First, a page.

Walking into the supermarket nowadays we are faced with such a huge choice of cooking oils - almost a whole aisle just full of the stuff ranging vastly in price. But which ones should we use and does it even matter? The answer to the second question is yes, it really does matter. In terms of taste and performance, not all oils are created equal - some perform well at high temperatures and are therefore great for frying, others are better to use at lower temperatures in order to retain their flavour. But how do we differentiate between them? I'm going to run through 4 of the most common cooking oils to try and give you a bit more of an idea about what they are and a better understanding of when and how they should be used.
1) Extra Virgin Olive Oil (EVOO)
What is it? Probably the most well-known type of oil - it is made by pressing olives and extracting the oil. It is extremely high quality as no heat or chemicals are used during the extraction process.
Smoke point? Good quality EVOO has a moderate-high smoke point (about 200°C) which means it is safe to use for frying and cooking. It is a common mistake that people think EVOO shouldn't be heated - it is only low quality olive oil which has a low smoke point.
Taste? Good EVOO should have a fruity and slightly bitter taste. You can often buy EVOO infused with other flavours such as garlic, chilli or lemon - they are so delicious!
Uses? It is perfect for drizzling over salads or in homemade dips such as hummus or mayonnaise.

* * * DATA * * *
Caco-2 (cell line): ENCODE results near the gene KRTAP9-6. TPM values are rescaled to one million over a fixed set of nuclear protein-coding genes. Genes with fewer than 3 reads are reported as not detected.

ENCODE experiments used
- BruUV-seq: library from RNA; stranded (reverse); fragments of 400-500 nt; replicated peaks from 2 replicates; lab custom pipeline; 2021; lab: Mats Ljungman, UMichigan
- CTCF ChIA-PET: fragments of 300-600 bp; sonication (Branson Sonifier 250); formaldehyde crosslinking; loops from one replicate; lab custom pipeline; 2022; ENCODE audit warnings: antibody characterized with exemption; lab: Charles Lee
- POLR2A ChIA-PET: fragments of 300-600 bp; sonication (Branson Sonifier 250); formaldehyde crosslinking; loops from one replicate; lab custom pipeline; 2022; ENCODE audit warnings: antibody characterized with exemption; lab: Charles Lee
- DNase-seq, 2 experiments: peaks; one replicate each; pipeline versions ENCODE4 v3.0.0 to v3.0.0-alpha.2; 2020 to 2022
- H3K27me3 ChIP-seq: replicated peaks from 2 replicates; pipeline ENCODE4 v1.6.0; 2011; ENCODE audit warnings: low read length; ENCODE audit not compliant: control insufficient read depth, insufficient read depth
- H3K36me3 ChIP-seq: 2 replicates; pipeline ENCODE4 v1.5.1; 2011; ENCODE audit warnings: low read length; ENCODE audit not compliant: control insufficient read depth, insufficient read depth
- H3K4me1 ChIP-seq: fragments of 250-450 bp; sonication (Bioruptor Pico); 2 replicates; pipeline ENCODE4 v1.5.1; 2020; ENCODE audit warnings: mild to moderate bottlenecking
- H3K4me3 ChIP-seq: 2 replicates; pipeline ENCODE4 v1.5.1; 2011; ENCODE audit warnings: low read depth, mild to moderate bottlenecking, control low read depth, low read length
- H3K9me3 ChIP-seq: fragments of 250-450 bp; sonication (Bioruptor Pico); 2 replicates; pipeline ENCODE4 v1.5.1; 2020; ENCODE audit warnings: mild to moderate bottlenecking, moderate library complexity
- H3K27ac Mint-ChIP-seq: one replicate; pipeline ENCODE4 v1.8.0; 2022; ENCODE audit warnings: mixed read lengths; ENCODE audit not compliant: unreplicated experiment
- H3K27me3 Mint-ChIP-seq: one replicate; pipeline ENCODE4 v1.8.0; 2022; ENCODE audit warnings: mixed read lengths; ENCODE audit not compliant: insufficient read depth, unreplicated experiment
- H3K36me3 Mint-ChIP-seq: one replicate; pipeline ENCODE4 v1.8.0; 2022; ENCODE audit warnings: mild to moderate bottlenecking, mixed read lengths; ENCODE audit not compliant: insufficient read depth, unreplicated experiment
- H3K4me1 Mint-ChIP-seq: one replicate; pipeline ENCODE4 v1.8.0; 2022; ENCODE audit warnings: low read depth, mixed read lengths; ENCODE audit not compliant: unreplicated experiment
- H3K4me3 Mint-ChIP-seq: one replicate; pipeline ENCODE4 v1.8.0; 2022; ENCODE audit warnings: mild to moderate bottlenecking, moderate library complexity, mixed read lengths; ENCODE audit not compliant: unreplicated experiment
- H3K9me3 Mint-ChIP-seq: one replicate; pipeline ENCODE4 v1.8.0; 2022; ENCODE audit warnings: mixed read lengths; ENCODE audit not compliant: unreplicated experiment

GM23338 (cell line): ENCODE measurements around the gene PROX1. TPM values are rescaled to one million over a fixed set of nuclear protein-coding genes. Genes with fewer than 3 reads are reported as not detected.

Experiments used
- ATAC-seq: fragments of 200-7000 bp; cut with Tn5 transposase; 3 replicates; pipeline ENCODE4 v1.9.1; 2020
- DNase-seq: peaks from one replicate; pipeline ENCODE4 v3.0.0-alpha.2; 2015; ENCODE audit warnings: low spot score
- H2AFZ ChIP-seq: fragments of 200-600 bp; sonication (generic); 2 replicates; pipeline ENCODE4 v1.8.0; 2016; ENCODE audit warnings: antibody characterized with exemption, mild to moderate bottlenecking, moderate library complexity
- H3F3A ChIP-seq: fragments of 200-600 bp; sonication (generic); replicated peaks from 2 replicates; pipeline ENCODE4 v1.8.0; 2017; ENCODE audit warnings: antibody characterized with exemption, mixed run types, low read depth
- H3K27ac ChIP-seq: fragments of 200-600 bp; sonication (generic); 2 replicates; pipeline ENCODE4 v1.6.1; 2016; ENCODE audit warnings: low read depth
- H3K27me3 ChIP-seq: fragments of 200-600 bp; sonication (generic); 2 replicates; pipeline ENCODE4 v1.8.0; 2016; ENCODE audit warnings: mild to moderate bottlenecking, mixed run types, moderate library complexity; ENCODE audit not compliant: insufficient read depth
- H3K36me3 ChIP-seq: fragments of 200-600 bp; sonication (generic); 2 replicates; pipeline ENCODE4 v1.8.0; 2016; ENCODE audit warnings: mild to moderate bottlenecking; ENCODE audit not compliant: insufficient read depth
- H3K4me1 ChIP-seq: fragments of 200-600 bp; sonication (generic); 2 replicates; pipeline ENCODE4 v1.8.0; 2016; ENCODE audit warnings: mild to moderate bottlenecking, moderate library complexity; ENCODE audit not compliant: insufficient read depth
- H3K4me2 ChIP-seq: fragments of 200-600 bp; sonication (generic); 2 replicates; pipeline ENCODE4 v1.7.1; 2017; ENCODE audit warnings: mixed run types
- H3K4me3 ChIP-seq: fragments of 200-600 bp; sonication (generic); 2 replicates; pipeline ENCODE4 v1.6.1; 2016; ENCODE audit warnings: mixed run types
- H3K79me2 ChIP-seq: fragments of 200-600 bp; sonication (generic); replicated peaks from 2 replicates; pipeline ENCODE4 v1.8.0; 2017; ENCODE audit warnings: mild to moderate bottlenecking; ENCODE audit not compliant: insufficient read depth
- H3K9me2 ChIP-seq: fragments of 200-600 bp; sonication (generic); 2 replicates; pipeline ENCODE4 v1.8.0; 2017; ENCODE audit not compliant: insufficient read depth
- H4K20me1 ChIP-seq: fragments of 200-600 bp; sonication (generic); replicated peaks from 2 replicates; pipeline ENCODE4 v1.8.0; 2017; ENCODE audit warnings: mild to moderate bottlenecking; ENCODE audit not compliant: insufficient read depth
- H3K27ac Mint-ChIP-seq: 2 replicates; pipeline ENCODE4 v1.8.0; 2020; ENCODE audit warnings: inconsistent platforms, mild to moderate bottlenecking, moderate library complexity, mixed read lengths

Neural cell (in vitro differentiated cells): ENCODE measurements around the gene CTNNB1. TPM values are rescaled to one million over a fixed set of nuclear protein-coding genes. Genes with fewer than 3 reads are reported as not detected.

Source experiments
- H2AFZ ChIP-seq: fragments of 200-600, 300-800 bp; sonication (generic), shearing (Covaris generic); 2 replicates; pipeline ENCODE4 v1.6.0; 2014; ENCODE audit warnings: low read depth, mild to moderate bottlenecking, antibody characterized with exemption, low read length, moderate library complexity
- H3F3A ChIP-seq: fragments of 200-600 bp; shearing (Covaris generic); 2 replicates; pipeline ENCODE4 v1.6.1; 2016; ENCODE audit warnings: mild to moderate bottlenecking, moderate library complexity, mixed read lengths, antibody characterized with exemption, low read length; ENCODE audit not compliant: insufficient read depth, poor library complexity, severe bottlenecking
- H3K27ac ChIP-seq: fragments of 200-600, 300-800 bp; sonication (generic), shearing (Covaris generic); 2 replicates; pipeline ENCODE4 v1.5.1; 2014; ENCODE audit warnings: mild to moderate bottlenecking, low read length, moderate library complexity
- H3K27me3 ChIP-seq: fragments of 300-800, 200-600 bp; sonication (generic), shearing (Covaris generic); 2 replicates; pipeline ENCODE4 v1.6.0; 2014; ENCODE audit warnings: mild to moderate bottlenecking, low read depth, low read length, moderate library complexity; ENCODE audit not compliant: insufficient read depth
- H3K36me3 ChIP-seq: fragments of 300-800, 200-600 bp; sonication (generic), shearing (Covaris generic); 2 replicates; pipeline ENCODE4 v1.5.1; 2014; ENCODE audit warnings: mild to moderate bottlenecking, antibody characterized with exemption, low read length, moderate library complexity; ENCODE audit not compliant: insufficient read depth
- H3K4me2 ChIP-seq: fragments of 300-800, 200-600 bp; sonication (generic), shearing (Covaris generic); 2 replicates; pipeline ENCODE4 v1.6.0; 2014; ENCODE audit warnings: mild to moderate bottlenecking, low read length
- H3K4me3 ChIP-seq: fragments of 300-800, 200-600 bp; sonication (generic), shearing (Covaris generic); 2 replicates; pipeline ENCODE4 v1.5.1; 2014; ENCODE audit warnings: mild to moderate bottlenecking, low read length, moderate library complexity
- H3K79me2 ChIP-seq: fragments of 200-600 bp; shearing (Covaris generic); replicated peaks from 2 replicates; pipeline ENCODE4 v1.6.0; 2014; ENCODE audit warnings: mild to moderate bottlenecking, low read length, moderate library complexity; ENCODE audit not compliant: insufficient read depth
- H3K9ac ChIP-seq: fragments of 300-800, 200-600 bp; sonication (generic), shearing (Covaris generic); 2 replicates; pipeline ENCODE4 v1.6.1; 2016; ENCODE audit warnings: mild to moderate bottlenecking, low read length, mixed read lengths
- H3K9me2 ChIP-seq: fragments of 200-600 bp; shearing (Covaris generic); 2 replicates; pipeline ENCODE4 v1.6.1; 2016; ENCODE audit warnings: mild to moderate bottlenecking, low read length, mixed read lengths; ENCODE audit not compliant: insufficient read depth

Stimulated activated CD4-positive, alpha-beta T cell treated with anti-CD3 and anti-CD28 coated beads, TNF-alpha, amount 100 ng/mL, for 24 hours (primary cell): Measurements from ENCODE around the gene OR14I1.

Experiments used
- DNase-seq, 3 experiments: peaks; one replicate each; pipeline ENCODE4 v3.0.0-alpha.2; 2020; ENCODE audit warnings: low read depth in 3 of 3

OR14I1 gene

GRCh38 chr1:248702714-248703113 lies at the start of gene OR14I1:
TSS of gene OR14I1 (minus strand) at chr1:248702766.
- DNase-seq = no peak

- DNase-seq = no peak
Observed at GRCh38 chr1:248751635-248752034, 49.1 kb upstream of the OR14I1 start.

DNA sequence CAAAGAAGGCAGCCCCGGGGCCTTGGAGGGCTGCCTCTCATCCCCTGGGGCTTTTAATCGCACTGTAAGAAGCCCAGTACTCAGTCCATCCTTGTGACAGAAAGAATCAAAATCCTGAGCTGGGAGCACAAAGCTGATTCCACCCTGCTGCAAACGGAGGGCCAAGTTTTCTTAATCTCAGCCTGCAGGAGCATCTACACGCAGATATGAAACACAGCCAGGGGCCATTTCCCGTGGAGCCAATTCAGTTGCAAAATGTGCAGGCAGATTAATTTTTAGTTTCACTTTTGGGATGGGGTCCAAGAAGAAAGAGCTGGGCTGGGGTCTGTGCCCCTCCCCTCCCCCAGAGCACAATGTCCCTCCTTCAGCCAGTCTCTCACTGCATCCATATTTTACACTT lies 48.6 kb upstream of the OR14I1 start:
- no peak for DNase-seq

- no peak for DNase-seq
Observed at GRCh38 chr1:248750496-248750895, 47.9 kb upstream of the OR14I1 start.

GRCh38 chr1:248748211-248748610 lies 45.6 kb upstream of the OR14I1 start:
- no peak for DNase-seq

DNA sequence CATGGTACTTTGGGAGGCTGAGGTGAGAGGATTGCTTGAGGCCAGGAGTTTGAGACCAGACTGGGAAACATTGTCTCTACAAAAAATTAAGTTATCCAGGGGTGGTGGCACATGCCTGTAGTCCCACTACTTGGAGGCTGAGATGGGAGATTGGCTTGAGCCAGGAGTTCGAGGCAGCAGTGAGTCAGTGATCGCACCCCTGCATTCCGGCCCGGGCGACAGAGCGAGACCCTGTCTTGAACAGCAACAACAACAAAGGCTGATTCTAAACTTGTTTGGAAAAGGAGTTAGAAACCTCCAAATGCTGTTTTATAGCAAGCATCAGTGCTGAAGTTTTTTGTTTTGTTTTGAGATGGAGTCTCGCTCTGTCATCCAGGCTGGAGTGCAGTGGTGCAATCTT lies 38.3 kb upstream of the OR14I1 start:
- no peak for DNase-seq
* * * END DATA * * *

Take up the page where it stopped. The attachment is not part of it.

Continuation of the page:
Health? There are so many health benefits of EVOO so I will only run through a few of them here (and maybe I'll do another blog post dedicated to this topic another time if anyone is interested!). EVOO is rich in healthy monounsaturated fats and contains a large amount of antioxidants. It also helps protect against heart disease and has anti-inflammatory properties (helps to treat rheumatoid arthritis).
What is it? Butter is a dairy product made from churning milk/cream. Ghee is 'clarified' butter - when butter is heated further and melted it separates into 3 layers: whey protein, liquid fat and casein. To make ghee, the fat layer on the top is taken off - this is the clarified butter).
Smoke point? Both butter and ghee have a high smoke point (about 250°C) meaning they are both excellent choices for cooking or frying because the fatty acid structure remains stable at a high temperature.
Taste? Butter has a creamy and milky taste whereas ghee has a nutty, rich and deeper flavour.
Uses? We all know the most common use of butter (melted on toast... yummmmm) but both butter and ghee are also great in baked goods as well as all other types of cooking. Butter is also great to serve with freshly steamed vegetables because the healthy saturated fat allows your body to absorb the fat-soluble nutrients from the vegetables more easily.
Health? Ghee, unlike butter, is suitable for those who are lactose-intolerant. 'But they are both unhealthy because of the fat content, right?' Wrong! It is been proven that saturated fat does not cause heart disease or any other heart problems. In fact, saturated fat is crucial for absorbing vitamins, calcium uptake, immune function, and cell membrane structure. Ghee is thought to be even more healthy than butter - it is high in fat-soluble Vitamins A, E and K and has also been linked to reduced inflammation, especially in the digestive system.